Flesh Foods, Dairy and Eggs 

    • BSE & other prion diseases

    • E. Coli bateria disease

    •  Listeria

    • Salmonella disease

    • Bovine leukemia virus

    • Cows Aids (BIV)

    • Chrohn's Disease

    • Cancer

    • Clostridium pefringens

    • Capylobacter

    • Yersinia 


     This is just a partial list from Proof Positive, Neil Needley M.D.

For More information about the dangers of flesh foods and the meaning of the above terms click here.

   As if this is not enough Listen to what Neal Barnard says about animal products and Cancer!!!



  Discovering Dairy Alternatives (From Survivors Handbook/ Eating right for Cancer Survival)   by Neal Barnard M.D.
Most North Americans and Europeans grow up with the idea that milk is a healthful beverage, and the dairy industry has certainly done its best to promote that idea. However, researchers seeking to understand why people following Western diets tend to have high cancer rates have begun to point a finger of blame not only at meat and other fatty foods, but also at dairy products.  In 1998, Harvard researchers reported findings in a large group of health professionals. Those who typically had more than two servings of milk per day had a 60 percent increased risk of prostate cancer, compared to those who generally avoided milk.  Two years later, another Harvard study on a separate large group of men showed much the same thing—milk-drinkers had significantly more prostate cancer.2 Many other studies have had

similar findings, and researchers have also examined the role of dairy products— positive or negative—in other forms of cancer.  What is all this about? Why should dairy products influence cancer risk?  Is the problem due to hormones or other chemicals in milk, or is it due to

the basic nutrient makeup of milk—its fat or protein, perhaps? What does this mean for people who have been diagnosed with cancer already? And if milk does have health risks, what do we replace it with?


Milk Promotes Growth of Infants—and Cancer Cells

To understand why dairy products might play a role in cancer, it helps to remember its biological purpose, so to speak. Milk is produced by mothers to support the rapid growth of their newborns. It contains plenty of protein, fat, and sugar (lactose), as well as dozens of  hormones and other natural chemical substances that direct infants’ growth and development.  Milk differs from species to species—cow’s milk is quite different in its nutrient profile from human milk—but all mammals’ milk is designed to encourage rapid growth.

After the age of weaning, of course, all mammals stop drinking their mothers’ milk. A few thousand years ago, however, humans began to

consume milk taken from cows and a few other mammals. Until relatively recently (in the historical sense), this curious practice was limited to northern Europe and a few other places.  When humans drink cow’s milk, it causes some worrisome biological changes in the body, one of which is a rise in the amount of insulin-like growth factor I (IGF-I) in the bloodstream.  IGF-I is a powerful stimulus for cancer cell growth. When breast cancer cells are mixed with IGF-I in a test tube, for example, they grow rapidly.  Researchers have known for many years that men and women with higher levels of IGF-I in their blood are at significantly higher risk for prostate and premenopausal breast cancer, respectively, compared to those with lower levels.   So one way that milk may influence cancer risk is by increasing the amount of IGF-I in the blood. Individuals who have been diagnosed with cancer may be quite right to be concerned that milk drinking boosts IGF-I levels in their bloodstreams, given that IGF-I, in turn, can encourage cancer cell growth.  Milk causes other chemical changes in the body as well, some of which relate to specific types of cancer. Generally speaking, these mechanisms relate not only to the likelihood that cancer will strike, but also to how rapidly it will grow and spread once it has occurred.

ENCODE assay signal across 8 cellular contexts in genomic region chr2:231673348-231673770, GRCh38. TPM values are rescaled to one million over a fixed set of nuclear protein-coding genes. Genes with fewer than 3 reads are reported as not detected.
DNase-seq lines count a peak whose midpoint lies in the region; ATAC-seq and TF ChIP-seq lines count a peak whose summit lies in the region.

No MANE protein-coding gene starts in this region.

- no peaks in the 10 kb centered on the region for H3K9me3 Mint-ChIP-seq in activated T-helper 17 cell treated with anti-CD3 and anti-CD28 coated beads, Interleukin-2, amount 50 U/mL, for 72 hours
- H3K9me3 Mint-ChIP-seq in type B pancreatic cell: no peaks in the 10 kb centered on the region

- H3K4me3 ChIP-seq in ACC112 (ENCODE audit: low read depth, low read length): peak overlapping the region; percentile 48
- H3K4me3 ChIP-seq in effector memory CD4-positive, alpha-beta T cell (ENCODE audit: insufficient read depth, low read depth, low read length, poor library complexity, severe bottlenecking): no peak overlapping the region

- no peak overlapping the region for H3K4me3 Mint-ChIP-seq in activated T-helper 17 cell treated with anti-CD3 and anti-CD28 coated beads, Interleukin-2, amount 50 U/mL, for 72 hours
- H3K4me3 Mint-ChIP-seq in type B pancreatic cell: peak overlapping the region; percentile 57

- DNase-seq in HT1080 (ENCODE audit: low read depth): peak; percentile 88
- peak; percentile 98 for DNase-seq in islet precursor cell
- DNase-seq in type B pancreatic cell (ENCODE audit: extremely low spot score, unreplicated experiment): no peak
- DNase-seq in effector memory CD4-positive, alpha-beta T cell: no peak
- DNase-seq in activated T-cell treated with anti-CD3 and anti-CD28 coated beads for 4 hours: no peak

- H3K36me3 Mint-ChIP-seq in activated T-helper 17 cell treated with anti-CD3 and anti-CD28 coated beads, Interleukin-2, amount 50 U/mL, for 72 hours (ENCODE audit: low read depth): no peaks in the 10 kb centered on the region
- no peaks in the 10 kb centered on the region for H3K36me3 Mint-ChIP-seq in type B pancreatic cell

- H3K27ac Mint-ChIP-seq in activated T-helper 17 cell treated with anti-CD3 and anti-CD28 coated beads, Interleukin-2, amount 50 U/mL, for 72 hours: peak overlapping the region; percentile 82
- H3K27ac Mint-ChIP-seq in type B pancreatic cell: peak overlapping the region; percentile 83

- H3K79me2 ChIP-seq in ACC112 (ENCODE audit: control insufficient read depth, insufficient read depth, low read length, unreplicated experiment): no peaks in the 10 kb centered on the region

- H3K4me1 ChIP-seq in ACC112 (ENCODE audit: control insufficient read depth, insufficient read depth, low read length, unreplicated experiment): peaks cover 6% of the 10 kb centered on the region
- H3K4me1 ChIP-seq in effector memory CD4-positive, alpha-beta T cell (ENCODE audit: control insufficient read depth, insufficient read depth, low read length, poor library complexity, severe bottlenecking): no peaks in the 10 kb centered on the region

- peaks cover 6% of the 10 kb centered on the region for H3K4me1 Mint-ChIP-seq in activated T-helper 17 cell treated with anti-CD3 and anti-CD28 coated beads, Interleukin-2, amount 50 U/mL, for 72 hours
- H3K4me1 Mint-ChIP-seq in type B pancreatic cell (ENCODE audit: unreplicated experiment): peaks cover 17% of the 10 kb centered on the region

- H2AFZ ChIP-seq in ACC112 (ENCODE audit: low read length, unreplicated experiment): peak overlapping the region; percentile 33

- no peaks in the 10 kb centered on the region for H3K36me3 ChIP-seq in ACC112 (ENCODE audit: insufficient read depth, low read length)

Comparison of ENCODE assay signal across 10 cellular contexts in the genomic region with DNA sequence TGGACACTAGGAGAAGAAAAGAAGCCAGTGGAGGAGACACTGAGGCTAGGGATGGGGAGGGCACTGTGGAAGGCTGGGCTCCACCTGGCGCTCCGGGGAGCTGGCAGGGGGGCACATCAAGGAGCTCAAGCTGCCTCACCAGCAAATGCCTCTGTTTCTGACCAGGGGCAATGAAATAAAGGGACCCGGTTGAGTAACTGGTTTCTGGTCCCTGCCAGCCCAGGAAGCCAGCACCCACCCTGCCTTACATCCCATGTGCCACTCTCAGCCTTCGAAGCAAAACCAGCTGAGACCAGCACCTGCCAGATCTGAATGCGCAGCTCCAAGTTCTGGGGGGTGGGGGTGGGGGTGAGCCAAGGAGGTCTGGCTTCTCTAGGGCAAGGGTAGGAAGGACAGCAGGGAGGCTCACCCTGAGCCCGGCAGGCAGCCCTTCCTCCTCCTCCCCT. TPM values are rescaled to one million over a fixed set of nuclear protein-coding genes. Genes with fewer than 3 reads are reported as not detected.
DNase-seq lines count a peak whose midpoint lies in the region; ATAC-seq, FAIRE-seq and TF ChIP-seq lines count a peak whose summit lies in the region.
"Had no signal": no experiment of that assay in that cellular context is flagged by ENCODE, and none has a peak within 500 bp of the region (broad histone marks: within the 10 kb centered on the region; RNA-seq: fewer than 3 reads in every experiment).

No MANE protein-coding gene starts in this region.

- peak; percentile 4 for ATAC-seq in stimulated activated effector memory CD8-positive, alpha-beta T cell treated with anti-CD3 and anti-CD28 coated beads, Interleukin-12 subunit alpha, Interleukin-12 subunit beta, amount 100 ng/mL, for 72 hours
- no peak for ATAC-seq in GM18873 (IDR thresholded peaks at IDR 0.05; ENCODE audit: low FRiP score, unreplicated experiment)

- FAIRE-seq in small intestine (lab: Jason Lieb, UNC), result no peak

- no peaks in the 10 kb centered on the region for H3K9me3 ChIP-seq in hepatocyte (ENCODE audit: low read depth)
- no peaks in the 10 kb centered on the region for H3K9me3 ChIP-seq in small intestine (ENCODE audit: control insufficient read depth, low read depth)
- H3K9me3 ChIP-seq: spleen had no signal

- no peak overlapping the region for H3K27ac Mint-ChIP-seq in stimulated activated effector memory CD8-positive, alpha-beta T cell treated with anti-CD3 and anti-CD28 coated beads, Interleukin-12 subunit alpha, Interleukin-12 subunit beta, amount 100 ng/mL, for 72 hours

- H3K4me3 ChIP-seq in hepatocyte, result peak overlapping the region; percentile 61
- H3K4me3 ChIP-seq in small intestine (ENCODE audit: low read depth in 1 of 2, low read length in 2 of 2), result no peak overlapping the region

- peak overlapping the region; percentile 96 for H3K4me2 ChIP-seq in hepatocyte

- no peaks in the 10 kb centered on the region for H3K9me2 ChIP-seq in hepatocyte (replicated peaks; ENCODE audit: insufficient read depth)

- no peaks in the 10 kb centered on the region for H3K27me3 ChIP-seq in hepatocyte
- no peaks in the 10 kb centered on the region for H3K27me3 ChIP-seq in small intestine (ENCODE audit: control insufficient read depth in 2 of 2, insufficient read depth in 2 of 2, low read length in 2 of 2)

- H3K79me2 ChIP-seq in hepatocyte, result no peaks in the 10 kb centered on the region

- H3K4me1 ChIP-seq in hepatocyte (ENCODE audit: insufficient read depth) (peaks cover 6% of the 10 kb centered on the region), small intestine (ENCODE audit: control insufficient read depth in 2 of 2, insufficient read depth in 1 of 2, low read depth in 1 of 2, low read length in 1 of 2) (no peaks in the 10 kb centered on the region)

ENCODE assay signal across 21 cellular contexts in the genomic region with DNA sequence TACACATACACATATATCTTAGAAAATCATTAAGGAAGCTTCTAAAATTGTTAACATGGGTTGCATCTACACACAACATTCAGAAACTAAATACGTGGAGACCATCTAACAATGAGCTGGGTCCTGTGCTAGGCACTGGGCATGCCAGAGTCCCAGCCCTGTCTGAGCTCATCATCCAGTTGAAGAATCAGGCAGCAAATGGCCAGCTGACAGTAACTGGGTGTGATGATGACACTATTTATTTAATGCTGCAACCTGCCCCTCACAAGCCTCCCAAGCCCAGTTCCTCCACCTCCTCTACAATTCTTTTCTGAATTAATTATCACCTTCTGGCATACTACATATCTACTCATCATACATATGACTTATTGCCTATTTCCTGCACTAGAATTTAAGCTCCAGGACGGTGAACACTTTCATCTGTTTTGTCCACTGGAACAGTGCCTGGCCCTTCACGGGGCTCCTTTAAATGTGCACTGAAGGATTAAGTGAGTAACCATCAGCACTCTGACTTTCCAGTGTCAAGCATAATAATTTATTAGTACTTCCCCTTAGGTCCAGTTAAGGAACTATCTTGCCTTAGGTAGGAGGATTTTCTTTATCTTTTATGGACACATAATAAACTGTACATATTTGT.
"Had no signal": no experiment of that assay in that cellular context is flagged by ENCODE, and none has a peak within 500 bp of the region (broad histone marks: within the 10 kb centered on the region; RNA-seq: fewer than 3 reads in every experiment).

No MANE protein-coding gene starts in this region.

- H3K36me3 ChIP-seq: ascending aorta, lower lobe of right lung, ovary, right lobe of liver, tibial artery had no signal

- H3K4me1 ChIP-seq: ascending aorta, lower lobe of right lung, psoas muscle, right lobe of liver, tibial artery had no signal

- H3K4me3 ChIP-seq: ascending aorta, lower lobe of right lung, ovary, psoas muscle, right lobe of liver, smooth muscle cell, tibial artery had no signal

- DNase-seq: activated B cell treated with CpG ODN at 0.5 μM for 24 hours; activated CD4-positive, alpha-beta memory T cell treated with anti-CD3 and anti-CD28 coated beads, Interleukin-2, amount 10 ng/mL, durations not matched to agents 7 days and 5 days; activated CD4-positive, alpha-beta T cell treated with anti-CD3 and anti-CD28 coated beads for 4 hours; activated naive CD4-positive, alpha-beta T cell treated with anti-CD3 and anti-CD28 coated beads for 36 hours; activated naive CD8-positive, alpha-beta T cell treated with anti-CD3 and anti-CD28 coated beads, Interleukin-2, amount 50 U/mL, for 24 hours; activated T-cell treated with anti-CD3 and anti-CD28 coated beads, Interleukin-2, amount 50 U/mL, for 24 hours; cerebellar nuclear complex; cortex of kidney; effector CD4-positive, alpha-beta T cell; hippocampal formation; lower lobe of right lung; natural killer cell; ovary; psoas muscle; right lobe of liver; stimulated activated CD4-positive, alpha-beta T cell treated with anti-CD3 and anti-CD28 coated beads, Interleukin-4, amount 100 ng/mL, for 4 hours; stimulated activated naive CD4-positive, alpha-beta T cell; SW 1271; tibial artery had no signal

Prostate Cancer

As we’ve seen, large studies have shown that milk-drinking men have a higher risk of prostate cancer. However, milk’s ability to boost IGF-I is not the only mechanism by which this occurs. Milk fat, like the other fats you read about in Section 1, may also increase the body’s production of testosterone, which is linked to prostate cancer risk.  In addition, milk appears to interfere with the activation of vitamin D in the body. Vitamin D is actually a hormone that helps your body absorb calcium from the digestive tract. It also protects the prostate against cancer. It is normally produced by sunlight’s action on the skin, and it can also come from the diet. However, these forms of the vitamin are inactive precursors. In order to function as full-fledged vitamin D, they must pass first to the liver and then to the kidneys for slight changes to their molecular structure.  And this is where dairy products become a problem. As the load of calcium in dairy products floods into the bloodstream, it apparently signals the body that, since there is plenty of calcium in the system already, the

body does not need to activate vitamin D to try to absorb any more. That is, the body reduces its vitamin D activation so that it does not absorb too much calcium, since calcium overdoses can be toxic.  The result of all this is that high-calcium foods can cause a substantial

drop in the amount of activated vitamin D in the blood. And, since vitamin D is essential for maintaining a healthy prostate, less vitamin D in the blood may mean that the risk of prostate cancer climbs. Indeed, researchers have found that less vitamin D in the blood is indeed associated with higher cancer risk. Of course, milk often contains some added vitamin D, but it is in the inactive precursor form, and dairy consumption actually suppresses vitamin D activation in the body.  At least 16 research reports in diverse populations, including the Harvard studies mentioned above, have linked milk drinking to prostate cancer.  Milk-drinkers have more IGF-I in their bloodstreams. IGF-I is a powerful stimulus for cancer cell growth.   People with cancer may be quite right